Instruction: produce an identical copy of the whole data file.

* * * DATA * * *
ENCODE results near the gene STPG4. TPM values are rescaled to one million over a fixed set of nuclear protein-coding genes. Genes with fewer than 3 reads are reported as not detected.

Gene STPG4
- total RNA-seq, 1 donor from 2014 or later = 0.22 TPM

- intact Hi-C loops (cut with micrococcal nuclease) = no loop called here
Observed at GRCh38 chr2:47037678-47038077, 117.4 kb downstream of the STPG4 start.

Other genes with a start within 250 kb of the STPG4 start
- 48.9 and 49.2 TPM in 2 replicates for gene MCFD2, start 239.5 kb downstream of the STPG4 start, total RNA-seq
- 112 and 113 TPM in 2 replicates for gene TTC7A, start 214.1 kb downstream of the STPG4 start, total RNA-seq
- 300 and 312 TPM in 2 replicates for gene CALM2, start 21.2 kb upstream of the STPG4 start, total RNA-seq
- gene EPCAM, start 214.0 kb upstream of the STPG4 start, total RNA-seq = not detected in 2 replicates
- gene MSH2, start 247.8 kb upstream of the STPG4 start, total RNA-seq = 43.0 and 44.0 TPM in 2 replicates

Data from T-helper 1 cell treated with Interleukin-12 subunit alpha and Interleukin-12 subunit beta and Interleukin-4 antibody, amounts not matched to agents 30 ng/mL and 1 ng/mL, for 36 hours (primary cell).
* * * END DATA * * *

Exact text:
ENCODE results near the gene STPG4. TPM values are rescaled to one million over a fixed set of nuclear protein-coding genes. Genes with fewer than 3 reads are reported as not detected.

Gene STPG4
- total RNA-seq, 1 donor from 2014 or later = 0.22 TPM

- intact Hi-C loops (cut with micrococcal nuclease) = no loop called here
Observed at GRCh38 chr2:47037678-47038077, 117.4 kb downstream of the STPG4 start.

Other genes with a start within 250 kb of the STPG4 start
- 48.9 and 49.2 TPM in 2 replicates for gene MCFD2, start 239.5 kb downstream of the STPG4 start, total RNA-seq
- 112 and 113 TPM in 2 replicates for gene TTC7A, start 214.1 kb downstream of the STPG4 start, total RNA-seq
- 300 and 312 TPM in 2 replicates for gene CALM2, start 21.2 kb upstream of the STPG4 start, total RNA-seq
- gene EPCAM, start 214.0 kb upstream of the STPG4 start, total RNA-seq = not detected in 2 replicates
- gene MSH2, start 247.8 kb upstream of the STPG4 start, total RNA-seq = 43.0 and 44.0 TPM in 2 replicates

Data from T-helper 1 cell treated with Interleukin-12 subunit alpha and Interleukin-12 subunit beta and Interleukin-4 antibody, amounts not matched to agents 30 ng/mL and 1 ng/mL, for 36 hours (primary cell).